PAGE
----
View Full Version : Guantanamo a far cry from the gulag

02-24-06, 11:38 AM
Speakout: Guantanamo a far cry from the gulag
By Anil Adyanthaya
February 24, 2006

In his Rocky Mountain News column of Feb. 21, "The shame of Guantanamo," Paul Campos wrote that "\[T]he only difference between the gulag and Guantanamo is the scale of the crime." Campos is correct that the Soviet gulag and Guantanamo involved different numbers of persons. Writer Anne Applebaum, the author of The gulag: A History estimates that 18 million persons were imprisoned in gulag camps. Today, there are about 500 inmates imprisoned at Guantanamo.

But, and unfortunately for Campos' argument, that is not the only difference between the Soviet gulag and Guantanamo. Here are some other differences of which Campos was apparently unaware:

• The gulag, which derived its name from an acronym for the Russian term for Main Camp Administration, was the system of slave labor camps in the Soviet Union. The purpose of the gulag was twofold: to provide the Soviet Union with cheap labor and to punish dissent. The purpose of Guantanamo is the imprisonment and interrogation of enemy combatants captured in Iraq and Afghanistan. The prisoners at Guantanamo are not forced to labor. In fact, they have access to books and may play checkers and chess, not to mention soccer.

• A significant cause of death in the gulag was starvation. Food was strictly rationed - a full ration according some estimates was around 1,200 calories. And if enough work was not done, an even smaller ration would result. At Guantanamo, the prisoners are given three meals per day. The meals, which meet Islamic dietary restrictions, are varied over a 14-day cycle and include such fare as pancakes, scrambled eggs and honey ginger chicken.

• Another leading cause of death in the gulag was exposure, which resulted from the lethal combination of rationed clothing and the harsh Russian winters. At Guantanamo, prisoners have fans and are given adequate clothing and shoes. Their beds have mattresses and sheets.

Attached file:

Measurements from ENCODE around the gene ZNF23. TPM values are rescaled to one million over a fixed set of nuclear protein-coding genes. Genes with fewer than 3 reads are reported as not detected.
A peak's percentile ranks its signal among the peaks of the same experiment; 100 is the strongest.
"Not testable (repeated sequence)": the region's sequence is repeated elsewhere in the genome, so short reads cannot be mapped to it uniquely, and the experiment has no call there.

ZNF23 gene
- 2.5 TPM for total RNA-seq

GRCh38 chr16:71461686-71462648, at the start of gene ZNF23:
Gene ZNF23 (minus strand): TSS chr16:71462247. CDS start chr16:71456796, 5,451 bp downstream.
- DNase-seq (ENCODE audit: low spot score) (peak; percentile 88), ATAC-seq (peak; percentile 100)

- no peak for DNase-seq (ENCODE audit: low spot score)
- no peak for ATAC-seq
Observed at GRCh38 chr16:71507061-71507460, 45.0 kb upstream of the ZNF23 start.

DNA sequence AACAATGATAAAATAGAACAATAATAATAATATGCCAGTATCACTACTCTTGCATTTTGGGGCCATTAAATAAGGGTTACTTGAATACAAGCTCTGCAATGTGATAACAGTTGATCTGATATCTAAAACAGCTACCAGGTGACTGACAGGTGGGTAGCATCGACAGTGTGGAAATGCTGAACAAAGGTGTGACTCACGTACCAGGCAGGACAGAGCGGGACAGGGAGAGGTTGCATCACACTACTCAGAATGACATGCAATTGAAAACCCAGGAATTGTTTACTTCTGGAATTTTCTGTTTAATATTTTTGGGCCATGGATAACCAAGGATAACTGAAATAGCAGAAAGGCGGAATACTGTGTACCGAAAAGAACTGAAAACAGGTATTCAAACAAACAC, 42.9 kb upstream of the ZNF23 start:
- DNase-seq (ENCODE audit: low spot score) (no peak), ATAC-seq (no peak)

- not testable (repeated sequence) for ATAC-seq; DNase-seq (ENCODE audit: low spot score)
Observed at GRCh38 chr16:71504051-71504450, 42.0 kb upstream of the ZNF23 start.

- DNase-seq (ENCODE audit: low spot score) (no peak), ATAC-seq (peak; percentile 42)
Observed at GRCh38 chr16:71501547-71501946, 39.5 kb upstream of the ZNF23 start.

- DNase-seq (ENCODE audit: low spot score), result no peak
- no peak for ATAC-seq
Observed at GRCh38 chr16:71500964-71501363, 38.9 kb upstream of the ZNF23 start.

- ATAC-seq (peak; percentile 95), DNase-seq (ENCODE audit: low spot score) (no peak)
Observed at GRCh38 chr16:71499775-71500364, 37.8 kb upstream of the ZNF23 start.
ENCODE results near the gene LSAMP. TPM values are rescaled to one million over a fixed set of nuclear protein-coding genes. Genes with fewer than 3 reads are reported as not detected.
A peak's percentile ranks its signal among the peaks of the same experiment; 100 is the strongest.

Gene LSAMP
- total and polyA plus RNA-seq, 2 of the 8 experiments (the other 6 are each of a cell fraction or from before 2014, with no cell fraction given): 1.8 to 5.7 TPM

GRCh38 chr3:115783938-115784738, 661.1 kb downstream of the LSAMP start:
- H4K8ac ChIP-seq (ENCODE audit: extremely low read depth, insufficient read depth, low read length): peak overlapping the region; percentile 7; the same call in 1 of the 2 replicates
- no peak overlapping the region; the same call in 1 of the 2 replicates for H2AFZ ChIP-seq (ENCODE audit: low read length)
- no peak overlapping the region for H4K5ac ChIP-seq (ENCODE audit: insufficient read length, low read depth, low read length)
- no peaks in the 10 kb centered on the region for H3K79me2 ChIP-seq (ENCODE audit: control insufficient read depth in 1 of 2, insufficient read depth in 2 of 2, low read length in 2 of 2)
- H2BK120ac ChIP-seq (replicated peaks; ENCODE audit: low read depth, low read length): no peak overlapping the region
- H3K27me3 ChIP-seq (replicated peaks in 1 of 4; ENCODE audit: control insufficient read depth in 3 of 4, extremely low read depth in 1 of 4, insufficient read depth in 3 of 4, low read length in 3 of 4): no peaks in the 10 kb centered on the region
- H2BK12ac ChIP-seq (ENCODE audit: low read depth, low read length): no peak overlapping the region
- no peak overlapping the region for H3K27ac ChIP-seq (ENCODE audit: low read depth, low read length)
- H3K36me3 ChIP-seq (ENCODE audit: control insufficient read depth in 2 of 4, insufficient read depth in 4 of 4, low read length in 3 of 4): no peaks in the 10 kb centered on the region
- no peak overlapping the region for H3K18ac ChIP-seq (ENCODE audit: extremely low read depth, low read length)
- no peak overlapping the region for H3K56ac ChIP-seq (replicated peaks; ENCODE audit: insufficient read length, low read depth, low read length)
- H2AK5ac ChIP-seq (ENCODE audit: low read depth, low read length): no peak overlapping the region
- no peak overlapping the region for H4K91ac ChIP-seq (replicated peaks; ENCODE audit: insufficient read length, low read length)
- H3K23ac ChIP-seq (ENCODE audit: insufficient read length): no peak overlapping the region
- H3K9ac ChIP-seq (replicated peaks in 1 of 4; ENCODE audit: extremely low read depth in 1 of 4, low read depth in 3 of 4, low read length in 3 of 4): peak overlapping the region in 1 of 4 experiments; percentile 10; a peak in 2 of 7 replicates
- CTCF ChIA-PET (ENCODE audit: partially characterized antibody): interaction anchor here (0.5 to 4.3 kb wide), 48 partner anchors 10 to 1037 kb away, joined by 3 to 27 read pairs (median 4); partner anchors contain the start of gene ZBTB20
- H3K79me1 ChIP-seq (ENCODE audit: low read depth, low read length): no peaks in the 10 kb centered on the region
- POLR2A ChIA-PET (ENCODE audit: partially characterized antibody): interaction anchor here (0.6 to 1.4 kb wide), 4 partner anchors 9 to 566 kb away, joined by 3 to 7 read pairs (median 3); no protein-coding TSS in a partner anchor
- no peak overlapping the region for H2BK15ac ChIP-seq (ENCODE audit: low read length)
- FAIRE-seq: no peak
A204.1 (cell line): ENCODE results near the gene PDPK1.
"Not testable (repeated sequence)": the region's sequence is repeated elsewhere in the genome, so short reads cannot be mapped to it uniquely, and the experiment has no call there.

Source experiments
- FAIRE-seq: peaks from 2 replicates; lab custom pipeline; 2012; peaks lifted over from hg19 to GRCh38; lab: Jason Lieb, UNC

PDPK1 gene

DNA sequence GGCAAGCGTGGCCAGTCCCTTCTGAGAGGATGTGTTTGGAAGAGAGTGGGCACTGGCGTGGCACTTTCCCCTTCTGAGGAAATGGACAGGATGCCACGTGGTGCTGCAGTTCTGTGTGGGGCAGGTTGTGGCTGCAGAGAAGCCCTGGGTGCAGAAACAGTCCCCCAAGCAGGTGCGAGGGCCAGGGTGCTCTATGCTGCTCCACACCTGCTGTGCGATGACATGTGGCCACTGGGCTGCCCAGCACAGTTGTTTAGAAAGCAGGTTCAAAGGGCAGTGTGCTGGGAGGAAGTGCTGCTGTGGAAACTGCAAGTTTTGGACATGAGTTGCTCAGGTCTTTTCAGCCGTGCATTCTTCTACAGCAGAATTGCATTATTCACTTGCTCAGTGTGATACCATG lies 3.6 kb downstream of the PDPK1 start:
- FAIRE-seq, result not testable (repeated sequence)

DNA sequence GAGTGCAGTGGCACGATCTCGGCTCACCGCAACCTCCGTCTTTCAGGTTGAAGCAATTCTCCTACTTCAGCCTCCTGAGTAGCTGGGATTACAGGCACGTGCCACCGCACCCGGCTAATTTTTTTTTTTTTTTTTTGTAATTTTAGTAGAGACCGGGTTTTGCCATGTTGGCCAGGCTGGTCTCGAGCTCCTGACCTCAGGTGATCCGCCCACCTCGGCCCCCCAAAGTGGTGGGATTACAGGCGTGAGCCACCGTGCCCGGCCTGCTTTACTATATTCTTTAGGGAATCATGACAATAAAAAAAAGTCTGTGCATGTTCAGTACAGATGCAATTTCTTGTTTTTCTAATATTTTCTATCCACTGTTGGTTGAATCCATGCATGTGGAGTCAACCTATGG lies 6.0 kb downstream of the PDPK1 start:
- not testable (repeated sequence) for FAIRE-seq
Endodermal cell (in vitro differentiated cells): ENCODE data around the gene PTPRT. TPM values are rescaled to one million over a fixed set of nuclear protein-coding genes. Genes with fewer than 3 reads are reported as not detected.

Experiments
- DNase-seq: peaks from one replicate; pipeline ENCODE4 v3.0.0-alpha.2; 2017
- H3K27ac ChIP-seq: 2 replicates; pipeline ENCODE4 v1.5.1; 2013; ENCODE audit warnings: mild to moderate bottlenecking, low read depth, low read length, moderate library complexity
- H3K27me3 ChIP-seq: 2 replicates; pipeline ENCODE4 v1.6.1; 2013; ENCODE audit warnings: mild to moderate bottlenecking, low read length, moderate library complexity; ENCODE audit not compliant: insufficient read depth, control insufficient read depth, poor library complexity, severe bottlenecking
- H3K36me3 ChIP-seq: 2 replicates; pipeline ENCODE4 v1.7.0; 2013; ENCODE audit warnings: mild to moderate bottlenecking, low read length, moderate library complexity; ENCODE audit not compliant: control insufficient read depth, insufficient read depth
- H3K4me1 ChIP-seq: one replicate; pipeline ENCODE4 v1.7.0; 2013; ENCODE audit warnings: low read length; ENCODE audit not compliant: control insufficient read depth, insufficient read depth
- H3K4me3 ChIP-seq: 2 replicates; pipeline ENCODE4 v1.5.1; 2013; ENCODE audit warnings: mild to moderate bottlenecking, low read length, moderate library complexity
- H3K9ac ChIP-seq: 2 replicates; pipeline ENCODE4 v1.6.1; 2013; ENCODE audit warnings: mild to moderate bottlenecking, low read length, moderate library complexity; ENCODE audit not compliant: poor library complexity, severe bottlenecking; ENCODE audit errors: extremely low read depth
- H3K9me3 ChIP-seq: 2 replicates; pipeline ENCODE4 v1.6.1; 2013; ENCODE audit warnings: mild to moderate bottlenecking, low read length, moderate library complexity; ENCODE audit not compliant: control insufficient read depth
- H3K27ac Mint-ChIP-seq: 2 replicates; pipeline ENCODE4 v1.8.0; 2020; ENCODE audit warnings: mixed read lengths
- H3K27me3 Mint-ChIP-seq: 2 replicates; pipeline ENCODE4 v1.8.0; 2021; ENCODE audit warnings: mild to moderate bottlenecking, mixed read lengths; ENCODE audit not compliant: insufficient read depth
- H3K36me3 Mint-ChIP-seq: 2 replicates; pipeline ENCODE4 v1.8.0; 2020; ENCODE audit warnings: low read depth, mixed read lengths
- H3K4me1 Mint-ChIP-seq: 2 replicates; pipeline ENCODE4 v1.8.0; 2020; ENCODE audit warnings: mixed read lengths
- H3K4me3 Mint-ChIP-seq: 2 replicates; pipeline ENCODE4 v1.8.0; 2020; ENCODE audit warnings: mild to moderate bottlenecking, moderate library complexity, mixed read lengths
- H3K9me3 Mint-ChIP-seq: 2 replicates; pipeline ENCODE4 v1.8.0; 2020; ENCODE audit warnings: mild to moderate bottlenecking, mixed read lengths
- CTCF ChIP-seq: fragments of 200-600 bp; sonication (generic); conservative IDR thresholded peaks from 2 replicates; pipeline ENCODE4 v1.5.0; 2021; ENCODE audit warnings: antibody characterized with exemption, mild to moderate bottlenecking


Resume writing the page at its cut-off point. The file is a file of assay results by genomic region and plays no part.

• Starvation and cold were not the only fates for prisoners in the gulag. Conservative estimates put the total number of executions at close to a million. The number of executions at Guantanamo: zero.

• The prisoners in the gulag included those imprisoned because of their belief in God. At Guantanamo, the prisoners are given prayer beads, prayer rugs, copies of the Quran and are told where to turn to face Mecca.

• Medical care in the gulag, to the extent it even existed, was intended solely to keep the prisoner working. The prisoners at Guantanamo have access to medical and dental care equivalent to that provided U.S. servicemen.

Prisoners receive immunizations and amputees there have even been fitted with prosthetic limbs. Prisoners at Guantanamo also receive individual visits with representatives of the International Red Cross.

Campos undoubtedly feels passionate about the plight of the men imprisoned at Guantanamo. And the above comparison was not intended to present Guantanamo as a happy place. It most certainly is not. But ludicrous and morally indefensible comparisons such as the one he makes between the Soviet gulag and Guantanamo do little to help his cause. What is worse is that the prevalence of such outlandish parallels in today's political debate makes real horrors more likely.

Most people when confronted with hyperbole like Campos' tune it out. If every prisoner of war camp is a gulag and every harsh interrogation is torture, how will we ever recognize a true gulag or real torture when we see them?

Anil Adyanthaya is a lawyer and writer. He is a resident of Brookline, Mass.